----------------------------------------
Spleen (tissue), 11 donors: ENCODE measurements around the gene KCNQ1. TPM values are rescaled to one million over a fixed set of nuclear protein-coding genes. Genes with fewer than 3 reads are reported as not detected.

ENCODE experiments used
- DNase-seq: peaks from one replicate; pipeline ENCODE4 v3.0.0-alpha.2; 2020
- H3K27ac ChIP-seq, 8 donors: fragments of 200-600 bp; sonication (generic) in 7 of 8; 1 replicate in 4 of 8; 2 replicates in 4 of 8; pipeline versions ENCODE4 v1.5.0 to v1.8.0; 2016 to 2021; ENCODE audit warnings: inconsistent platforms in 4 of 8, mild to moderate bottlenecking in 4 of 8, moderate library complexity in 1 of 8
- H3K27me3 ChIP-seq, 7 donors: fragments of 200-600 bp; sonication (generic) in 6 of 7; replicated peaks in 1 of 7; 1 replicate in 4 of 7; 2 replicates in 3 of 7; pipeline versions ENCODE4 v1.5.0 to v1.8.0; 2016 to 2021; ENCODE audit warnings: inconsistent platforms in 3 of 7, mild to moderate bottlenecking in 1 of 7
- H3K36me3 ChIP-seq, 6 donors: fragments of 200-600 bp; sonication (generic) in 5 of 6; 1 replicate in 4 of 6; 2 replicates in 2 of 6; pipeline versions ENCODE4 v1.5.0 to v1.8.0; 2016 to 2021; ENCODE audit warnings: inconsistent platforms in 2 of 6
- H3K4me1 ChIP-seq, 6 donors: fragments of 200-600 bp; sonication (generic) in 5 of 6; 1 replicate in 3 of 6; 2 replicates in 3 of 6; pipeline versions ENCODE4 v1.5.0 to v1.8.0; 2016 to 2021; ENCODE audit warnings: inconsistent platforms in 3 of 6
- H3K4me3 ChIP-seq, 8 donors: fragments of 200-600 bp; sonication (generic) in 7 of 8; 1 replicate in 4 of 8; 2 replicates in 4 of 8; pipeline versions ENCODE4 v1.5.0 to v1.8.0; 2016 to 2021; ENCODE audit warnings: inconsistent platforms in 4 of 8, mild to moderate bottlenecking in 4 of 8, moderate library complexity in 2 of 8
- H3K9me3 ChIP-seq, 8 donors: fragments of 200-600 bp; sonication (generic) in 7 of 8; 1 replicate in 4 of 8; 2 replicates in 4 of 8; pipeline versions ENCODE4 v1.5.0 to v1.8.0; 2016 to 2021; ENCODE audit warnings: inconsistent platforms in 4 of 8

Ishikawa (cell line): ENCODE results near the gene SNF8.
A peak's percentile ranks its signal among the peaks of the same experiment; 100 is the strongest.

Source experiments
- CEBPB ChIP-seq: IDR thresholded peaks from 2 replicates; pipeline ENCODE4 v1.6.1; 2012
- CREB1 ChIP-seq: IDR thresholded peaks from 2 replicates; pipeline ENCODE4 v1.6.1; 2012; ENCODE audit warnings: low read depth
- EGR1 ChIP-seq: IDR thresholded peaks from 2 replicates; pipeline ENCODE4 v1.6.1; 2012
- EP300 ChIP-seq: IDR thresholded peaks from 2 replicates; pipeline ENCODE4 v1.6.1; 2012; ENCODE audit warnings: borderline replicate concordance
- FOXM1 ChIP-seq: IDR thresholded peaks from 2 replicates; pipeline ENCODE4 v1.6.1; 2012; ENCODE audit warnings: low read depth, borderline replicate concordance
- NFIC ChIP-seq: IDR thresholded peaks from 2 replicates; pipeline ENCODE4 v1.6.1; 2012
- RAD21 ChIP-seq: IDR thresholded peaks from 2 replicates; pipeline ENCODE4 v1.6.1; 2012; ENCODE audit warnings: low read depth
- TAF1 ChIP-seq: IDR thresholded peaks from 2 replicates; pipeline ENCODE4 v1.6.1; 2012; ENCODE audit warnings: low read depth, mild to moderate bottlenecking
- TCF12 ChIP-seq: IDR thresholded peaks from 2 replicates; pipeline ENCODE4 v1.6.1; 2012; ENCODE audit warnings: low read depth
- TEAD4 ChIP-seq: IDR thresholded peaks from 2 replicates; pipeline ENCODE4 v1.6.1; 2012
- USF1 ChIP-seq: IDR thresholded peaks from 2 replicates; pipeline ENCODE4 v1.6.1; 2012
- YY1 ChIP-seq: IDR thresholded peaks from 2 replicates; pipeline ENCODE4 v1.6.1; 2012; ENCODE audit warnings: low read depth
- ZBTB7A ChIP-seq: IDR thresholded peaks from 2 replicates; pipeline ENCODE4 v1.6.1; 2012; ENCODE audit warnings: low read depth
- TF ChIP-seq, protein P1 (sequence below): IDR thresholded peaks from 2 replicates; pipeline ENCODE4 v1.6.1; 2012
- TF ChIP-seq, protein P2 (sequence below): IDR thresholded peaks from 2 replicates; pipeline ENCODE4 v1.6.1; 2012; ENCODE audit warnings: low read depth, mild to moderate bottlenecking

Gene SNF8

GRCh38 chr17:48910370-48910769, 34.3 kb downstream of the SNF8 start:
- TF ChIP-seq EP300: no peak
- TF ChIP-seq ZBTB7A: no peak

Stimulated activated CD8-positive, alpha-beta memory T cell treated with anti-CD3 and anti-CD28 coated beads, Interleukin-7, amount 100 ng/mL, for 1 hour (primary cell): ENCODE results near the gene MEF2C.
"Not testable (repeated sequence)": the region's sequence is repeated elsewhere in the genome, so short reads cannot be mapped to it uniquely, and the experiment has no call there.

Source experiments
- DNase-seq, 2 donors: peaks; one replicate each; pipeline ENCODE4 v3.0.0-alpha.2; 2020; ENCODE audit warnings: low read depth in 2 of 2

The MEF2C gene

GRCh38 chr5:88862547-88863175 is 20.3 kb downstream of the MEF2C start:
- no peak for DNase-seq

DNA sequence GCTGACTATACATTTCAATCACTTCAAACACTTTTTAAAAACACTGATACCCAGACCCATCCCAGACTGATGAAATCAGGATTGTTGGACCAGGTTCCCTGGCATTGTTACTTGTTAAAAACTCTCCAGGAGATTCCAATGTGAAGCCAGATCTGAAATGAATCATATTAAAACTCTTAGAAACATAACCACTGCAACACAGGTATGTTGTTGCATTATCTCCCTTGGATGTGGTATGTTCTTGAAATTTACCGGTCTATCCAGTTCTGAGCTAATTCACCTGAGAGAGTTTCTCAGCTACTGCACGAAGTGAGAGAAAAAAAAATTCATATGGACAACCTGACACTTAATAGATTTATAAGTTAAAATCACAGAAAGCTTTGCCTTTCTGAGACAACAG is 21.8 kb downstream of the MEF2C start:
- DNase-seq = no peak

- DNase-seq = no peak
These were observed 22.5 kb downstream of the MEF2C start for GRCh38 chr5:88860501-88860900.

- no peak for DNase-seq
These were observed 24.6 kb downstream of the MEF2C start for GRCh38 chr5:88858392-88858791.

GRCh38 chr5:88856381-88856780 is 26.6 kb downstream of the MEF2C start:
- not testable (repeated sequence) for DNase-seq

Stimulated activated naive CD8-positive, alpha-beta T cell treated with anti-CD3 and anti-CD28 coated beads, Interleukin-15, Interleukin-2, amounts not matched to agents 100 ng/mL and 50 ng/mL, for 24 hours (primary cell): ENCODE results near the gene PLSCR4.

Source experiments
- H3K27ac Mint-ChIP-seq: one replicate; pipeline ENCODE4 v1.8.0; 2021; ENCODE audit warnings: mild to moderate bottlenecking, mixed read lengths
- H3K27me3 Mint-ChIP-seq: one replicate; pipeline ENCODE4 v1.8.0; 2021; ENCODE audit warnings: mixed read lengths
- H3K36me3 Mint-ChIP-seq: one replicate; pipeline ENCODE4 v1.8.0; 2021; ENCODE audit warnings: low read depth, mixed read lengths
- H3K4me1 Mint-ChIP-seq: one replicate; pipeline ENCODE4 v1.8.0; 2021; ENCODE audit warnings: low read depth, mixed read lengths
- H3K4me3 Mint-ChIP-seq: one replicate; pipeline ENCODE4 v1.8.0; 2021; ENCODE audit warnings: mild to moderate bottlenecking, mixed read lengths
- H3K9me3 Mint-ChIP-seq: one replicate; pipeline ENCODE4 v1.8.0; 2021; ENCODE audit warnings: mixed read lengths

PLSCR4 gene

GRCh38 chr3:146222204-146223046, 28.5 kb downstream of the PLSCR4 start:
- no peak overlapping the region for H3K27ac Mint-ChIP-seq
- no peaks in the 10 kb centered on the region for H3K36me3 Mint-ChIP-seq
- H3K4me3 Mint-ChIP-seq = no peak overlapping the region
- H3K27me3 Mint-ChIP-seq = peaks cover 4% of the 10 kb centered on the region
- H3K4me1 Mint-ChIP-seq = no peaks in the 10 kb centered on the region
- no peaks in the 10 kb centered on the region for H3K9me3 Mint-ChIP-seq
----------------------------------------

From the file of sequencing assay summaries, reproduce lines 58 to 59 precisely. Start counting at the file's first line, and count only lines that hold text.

- no peaks in the 10 kb centered on the region for H3K36me3 Mint-ChIP-seq
- H3K4me3 Mint-ChIP-seq = no peak overlapping the region